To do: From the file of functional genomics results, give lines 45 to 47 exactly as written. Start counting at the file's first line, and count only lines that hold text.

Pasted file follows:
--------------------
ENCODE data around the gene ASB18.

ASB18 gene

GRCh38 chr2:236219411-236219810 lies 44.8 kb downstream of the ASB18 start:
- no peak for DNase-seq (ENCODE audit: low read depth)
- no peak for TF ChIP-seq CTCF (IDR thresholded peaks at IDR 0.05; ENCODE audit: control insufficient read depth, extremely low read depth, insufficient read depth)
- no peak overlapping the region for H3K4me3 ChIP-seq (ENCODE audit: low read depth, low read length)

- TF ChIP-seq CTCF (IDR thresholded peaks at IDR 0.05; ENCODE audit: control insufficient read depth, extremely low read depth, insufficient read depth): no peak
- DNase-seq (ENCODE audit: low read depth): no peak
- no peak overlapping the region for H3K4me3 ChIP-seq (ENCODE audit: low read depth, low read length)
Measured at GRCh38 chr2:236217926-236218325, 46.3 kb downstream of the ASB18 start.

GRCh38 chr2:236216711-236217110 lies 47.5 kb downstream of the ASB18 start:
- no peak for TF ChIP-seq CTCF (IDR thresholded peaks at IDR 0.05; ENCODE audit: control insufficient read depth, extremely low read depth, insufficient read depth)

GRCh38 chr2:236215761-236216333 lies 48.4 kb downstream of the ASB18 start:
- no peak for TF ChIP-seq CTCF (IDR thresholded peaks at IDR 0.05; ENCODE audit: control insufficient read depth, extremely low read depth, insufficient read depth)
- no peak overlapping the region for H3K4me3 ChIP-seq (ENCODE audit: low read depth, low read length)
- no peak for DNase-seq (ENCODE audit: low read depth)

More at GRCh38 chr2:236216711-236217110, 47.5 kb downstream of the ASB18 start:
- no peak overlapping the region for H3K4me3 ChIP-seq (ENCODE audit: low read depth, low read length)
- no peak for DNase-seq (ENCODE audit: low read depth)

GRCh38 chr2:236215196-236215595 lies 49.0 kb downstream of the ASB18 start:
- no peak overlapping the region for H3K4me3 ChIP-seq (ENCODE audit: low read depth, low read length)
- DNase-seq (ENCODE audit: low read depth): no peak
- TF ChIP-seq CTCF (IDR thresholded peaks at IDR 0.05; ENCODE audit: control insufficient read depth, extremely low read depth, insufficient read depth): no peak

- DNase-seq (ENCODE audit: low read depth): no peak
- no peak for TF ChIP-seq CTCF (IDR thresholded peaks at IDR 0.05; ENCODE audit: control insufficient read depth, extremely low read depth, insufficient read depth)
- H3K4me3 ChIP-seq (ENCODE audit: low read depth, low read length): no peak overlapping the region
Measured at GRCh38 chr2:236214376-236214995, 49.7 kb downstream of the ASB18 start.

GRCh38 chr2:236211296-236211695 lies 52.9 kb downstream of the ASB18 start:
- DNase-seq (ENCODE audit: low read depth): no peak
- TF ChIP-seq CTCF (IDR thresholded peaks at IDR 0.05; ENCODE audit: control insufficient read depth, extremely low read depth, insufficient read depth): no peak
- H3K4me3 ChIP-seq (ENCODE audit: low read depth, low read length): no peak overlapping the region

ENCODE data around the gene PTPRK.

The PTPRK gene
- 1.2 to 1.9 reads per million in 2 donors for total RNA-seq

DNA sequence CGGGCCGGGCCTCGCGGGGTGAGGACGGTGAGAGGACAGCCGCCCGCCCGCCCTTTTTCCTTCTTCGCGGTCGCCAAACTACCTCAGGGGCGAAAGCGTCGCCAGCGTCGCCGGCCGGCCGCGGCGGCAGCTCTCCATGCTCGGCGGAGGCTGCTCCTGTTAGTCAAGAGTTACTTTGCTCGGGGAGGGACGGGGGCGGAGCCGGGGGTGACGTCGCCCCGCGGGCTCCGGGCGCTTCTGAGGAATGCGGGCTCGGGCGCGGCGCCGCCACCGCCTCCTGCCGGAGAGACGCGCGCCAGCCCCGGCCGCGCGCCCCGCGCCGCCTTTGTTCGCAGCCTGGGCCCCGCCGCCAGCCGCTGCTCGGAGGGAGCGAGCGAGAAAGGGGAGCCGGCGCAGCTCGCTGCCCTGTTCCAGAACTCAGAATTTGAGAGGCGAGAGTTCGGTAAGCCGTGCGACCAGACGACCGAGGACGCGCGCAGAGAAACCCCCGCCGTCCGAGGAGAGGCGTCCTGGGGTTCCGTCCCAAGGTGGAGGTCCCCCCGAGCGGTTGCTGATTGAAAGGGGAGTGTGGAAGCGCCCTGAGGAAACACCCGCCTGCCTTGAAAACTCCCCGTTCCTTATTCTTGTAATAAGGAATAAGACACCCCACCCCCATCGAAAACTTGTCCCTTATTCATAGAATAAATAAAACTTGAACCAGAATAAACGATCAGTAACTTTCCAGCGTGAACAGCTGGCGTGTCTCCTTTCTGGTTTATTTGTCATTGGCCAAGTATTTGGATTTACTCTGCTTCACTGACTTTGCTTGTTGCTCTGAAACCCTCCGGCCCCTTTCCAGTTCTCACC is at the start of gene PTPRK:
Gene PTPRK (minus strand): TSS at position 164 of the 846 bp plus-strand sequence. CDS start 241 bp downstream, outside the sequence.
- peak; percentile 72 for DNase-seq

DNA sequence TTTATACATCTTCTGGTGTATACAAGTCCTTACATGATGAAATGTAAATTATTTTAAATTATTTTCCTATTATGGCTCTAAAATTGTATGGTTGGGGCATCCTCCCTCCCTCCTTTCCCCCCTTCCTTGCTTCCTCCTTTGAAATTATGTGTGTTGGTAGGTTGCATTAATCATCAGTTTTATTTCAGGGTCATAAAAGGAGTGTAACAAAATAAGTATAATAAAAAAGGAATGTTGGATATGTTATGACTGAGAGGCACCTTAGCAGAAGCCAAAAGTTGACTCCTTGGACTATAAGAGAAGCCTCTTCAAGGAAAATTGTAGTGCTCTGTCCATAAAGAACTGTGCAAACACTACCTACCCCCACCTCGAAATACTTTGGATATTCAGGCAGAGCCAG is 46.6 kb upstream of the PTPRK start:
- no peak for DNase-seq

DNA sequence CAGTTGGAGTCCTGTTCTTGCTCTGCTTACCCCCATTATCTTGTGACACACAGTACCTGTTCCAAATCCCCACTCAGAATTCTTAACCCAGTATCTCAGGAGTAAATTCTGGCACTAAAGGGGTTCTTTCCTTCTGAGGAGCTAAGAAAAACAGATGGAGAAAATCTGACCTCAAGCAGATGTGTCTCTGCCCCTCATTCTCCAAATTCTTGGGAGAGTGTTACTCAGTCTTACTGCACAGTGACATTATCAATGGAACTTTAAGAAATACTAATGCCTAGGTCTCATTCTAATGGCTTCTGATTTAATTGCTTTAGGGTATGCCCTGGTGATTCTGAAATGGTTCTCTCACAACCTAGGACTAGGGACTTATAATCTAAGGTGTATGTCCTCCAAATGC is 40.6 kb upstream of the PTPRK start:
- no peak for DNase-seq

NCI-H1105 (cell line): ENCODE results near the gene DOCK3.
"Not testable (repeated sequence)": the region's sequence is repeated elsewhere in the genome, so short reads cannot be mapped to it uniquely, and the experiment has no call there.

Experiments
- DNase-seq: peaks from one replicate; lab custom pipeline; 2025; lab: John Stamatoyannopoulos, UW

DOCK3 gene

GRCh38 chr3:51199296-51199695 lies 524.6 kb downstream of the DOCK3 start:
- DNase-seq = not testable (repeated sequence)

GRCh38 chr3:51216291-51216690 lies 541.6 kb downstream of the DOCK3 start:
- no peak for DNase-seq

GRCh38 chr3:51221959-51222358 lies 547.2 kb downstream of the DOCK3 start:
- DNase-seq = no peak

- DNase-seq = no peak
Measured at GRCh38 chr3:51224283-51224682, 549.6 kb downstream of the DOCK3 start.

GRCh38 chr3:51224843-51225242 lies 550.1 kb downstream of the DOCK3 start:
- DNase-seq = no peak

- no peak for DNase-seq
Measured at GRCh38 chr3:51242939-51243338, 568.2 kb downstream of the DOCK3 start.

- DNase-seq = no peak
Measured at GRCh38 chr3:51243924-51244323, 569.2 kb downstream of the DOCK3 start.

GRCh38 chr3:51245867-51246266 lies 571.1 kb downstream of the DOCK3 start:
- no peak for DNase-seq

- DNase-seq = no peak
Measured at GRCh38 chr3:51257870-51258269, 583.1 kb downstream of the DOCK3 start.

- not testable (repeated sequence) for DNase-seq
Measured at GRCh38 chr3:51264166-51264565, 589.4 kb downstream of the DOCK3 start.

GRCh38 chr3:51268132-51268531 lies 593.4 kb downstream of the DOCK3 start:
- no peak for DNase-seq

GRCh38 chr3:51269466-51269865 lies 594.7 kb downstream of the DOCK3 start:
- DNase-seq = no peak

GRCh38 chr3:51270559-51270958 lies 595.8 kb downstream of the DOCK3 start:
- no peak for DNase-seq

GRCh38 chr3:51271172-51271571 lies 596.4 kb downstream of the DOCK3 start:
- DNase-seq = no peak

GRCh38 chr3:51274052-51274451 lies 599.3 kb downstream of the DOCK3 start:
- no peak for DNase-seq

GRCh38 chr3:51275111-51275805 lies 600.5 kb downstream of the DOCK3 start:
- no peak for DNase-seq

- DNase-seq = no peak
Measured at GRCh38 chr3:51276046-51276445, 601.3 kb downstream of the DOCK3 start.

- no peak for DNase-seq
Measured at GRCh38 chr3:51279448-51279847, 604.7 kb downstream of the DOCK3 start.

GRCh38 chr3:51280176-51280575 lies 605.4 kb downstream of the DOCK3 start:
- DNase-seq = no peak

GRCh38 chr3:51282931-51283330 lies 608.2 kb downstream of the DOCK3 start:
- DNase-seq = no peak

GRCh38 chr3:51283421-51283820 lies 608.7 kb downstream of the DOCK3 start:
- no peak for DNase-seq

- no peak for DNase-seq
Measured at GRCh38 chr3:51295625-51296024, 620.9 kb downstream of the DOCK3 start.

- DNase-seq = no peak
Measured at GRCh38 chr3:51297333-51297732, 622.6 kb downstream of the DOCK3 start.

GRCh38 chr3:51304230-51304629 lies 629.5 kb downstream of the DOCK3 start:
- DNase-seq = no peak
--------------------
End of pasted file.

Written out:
- DNase-seq: peaks from one replicate; lab custom pipeline; 2025; lab: John Stamatoyannopoulos, UW

DOCK3 gene

GRCh38 chr3:51199296-51199695 lies 524.6 kb downstream of the DOCK3 start: